Italy is one of the worst-hit countries in Europe from the spread of the coronavirus, with the death toll shooting past 1,800 people as at last Sunday and the government ordering a lockdown across the entire country. It is therefore not surprising that the yield on Italian government bonds shot up recently reflecting the increased risk of holding Italian debt.

Italy’s 10-year bond yield more than doubled since early February 2020 from a level of less than 0.9% to over 1.9% last week. The significant spike in yields naturally results in a sharp downturn in bond prices. Only last week, Italy’s 10-year bond yield surged around 72 basis points – its biggest weekly rise since 1994. On Thursday, following the monetary policy meeting of the European Central Bank, the yield climbed by an incredible 55 basis points – such a jump in a single day was last experienced in November 2011 at the time of the elevated fears over the euro zone debt crisis. The reason for such a surge in yields was the decision by the ECB to keep rates steady and place the onus firmly on governments to implement aggressive expansionary fiscal policy measures to offset the adverse economic impact from the Covid-19 outbreak. Comments made by the President of the ECB Christine Lagarde contributed to a further sell-off in Italian government bonds when she remarked that it was not the central bank’s job to help “close spreads”. Ms Lagarge was referring to the yield spread, or ‘risk premium’, over German bond yields that riskier southern European countries must pay investors for their borrowing requirements.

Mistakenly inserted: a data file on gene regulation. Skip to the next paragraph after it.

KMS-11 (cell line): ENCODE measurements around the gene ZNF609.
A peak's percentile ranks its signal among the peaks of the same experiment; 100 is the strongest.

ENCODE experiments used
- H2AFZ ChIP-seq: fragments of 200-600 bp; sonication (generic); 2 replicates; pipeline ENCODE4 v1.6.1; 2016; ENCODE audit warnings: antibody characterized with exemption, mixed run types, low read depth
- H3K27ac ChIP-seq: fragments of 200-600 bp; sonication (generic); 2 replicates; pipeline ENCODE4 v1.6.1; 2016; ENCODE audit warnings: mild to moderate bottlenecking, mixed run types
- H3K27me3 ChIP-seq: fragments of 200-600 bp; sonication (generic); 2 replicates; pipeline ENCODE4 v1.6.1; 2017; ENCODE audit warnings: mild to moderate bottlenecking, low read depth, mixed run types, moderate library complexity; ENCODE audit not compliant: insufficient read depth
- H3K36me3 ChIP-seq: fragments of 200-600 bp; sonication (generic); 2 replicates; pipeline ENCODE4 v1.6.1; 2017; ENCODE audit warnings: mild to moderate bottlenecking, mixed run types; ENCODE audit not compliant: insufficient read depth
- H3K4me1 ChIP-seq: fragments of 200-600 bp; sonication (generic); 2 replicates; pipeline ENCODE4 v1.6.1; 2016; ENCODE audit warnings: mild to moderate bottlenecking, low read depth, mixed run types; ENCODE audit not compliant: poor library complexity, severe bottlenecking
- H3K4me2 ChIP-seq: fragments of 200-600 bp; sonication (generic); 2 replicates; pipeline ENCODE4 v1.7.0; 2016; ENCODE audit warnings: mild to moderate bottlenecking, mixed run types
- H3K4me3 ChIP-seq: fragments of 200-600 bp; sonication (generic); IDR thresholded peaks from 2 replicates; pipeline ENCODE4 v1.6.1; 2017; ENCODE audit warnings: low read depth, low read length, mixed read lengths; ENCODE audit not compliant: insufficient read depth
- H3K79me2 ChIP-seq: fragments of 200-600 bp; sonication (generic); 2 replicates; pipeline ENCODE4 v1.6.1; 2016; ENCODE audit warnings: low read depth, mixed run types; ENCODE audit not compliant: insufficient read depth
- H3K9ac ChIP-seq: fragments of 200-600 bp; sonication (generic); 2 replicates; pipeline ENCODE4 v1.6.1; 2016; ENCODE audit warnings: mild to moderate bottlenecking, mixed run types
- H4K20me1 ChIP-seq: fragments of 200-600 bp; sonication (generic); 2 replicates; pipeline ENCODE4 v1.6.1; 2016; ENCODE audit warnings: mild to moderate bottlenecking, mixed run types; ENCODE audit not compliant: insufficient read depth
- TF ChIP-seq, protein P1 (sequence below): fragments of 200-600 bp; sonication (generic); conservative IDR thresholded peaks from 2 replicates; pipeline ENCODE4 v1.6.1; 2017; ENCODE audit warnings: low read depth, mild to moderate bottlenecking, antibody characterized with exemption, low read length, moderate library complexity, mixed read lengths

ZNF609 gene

The Italian/German bond yield spread is currently at around 250 basis points after having widened by 60 basis points within a week – the biggest weekly spread widening since mid-2018 when an Italian political crisis sparked a bond market rout. Financial analysts at ING Bank predict that the spread between Italian and German bond yields will continue to widen to 300 basis points.